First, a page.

And Now Learn to Play Jazz with the Pros at the Inaugural New Orleans Traditional Jazz Camp

(We don’t guarantee a spot on the “Treme” series, but with help from the best in the genre, who knows? You may just be on the way to music stardom too!)

New Orleans Traditional Jazz Camp

For those who want to learn how to PLAY Old New Orleans Style Jazz, instead of just listening to it, the First Annual New Orleans Traditional Jazz Camp for Adults may be exactly what you need. Whether you plan on a career in music or just want to do it as a sideline, either way this experience is for you.

Open to all ages between 21 and 101, the camp coincides with the annual Satchmo SummerFest, which honors the legacy of New Orleans native son Louis “Satchmo” Armstrong.

Founded by local musicians Banu Gibson, Leslie Cooper and Nita Hemeter, the New Orleans Traditional Jazz Camp (NOTJC) is a week-long summer music camp where adult musicians and music enthusiasts from around the world are invited to learn the history and techniques of traditional jazz where it all began: New Orleans. From the group’s mission statement come these objectives:

  • To teach and perpetuate the musical style of early jazz music as it originated in New Orleans
  • To create a yearly musical event in New Orleans that will raise the level of musicianship and knowledge of early jazz
  • To expose traditional jazz to a larger audience
  • To attract musicians from around the world to NOLA to learn traditional jazz

The camp will be held in the beautiful Bourbon Orleans Hotel, 717 Orleans Street, at the corner of Bourbon Street. The week-long camp includes lectures from local jazz historians, music lessons, nightly jam sessions, and visits to jazz venues in town, The camp concludes with a concert performed by the campers, free and open to the public.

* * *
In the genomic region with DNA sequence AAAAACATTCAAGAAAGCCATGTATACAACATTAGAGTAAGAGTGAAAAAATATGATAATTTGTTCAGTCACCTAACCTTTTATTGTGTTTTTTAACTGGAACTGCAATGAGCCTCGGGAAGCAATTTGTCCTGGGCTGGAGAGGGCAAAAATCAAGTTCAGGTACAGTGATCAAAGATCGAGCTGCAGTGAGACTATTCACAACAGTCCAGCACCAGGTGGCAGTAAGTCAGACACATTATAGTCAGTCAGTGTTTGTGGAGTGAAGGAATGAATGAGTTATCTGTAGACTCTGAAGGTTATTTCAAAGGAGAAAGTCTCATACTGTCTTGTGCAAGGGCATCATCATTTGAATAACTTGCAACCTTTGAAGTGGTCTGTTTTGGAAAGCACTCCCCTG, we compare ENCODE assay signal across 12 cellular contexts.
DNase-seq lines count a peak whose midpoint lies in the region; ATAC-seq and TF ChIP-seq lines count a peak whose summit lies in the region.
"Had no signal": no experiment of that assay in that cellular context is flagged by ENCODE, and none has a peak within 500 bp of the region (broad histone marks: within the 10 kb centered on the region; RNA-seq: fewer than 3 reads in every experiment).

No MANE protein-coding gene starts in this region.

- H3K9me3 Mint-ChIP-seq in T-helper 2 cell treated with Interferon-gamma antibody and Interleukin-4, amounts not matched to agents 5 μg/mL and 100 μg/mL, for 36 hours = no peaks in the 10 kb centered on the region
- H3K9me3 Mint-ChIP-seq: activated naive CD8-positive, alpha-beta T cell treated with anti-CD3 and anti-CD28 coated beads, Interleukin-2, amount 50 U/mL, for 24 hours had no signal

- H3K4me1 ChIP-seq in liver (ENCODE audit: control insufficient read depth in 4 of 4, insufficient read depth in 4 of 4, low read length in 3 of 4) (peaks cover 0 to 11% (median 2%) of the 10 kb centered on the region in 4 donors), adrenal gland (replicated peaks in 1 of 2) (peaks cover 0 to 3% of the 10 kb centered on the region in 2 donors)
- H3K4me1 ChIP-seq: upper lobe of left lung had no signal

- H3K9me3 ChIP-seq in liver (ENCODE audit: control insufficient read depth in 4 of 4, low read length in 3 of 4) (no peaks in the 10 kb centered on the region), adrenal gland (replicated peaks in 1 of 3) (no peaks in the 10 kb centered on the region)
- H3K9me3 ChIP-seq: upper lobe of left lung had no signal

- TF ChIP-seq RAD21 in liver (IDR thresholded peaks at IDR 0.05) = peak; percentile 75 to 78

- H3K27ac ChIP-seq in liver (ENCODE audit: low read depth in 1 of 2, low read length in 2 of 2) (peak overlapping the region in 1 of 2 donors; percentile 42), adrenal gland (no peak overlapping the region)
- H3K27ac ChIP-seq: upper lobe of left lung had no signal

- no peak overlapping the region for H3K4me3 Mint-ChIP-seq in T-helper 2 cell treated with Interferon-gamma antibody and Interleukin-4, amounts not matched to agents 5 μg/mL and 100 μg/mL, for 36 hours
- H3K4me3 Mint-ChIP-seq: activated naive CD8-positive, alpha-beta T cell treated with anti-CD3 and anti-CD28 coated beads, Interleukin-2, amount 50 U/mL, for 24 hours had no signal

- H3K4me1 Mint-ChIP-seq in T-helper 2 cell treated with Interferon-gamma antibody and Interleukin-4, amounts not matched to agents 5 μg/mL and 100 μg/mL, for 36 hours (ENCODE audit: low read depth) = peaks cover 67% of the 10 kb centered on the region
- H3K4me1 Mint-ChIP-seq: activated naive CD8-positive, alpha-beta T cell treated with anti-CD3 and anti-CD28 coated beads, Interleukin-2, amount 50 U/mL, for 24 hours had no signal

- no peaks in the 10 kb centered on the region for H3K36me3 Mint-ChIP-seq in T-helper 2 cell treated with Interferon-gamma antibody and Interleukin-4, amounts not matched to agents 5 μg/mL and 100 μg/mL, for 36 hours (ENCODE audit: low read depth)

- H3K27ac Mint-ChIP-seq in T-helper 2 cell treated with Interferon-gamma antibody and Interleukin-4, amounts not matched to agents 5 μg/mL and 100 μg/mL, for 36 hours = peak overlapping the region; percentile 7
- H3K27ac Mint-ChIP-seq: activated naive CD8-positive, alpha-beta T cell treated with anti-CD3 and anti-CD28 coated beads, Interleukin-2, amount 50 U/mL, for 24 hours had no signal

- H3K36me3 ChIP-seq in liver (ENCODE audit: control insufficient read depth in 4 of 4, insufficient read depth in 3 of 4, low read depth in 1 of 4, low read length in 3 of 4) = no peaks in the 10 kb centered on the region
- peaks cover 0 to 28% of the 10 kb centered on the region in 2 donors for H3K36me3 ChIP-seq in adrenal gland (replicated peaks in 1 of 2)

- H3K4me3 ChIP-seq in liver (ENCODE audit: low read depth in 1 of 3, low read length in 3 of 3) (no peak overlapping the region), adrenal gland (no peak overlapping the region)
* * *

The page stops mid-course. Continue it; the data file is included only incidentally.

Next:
The camp faculty includes local jazz musicians Connie Jones (Trumpet), Otis Bazoon (Reeds), David Sager (Trombone), David Boeddinghaus (Piano), Don Vappie (Banjo/Guitar), Kerry Lewis (Bass/Tuba), Gerald French (drums) and Banu Gibson (Vocals). Other musicians and instructors may be coming on board in the coming months. One of the guest speakers already confirmed is Bruce Boyd Raeburn, PhD, curator of the world famous Hogan Jazz Archive at Tulane University and a specialist on the history of New Orleans Jazz.

Don’t miss this exciting opportunity and register now, space is filling up quickly! Applications are being accepted for the following instruments: trumpet, trombone, piano, banjo and guitar, and vocals. Amateur and professional musicians are welcome! Applications are found online at The price for the camp includes accommodations, breakfast and lunch, in addition to the camp fee.